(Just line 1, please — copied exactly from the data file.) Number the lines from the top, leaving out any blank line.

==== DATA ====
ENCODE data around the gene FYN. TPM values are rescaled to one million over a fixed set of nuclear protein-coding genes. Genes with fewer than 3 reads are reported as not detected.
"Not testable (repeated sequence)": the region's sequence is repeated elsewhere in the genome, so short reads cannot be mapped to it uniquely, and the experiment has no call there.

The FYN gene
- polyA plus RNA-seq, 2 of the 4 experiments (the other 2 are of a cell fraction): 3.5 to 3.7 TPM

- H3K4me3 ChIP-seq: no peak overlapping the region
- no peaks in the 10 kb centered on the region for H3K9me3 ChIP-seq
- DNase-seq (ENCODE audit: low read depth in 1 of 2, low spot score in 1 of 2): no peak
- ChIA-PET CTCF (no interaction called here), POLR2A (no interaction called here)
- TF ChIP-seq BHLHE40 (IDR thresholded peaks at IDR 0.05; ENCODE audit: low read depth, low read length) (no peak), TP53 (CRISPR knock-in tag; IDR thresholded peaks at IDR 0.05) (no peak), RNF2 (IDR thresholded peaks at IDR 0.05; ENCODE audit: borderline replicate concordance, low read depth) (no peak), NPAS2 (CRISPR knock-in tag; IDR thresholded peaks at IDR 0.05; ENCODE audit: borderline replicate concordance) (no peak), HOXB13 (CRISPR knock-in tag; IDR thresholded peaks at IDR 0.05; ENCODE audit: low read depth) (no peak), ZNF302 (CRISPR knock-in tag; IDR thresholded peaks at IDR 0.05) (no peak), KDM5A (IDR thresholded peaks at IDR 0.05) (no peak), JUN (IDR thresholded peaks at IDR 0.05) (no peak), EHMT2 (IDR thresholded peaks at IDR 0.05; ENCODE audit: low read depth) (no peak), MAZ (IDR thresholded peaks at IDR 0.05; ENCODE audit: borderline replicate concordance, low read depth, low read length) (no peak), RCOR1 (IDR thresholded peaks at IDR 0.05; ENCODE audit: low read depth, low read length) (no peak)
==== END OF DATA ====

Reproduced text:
ENCODE data around the gene FYN. TPM values are rescaled to one million over a fixed set of nuclear protein-coding genes. Genes with fewer than 3 reads are reported as not detected.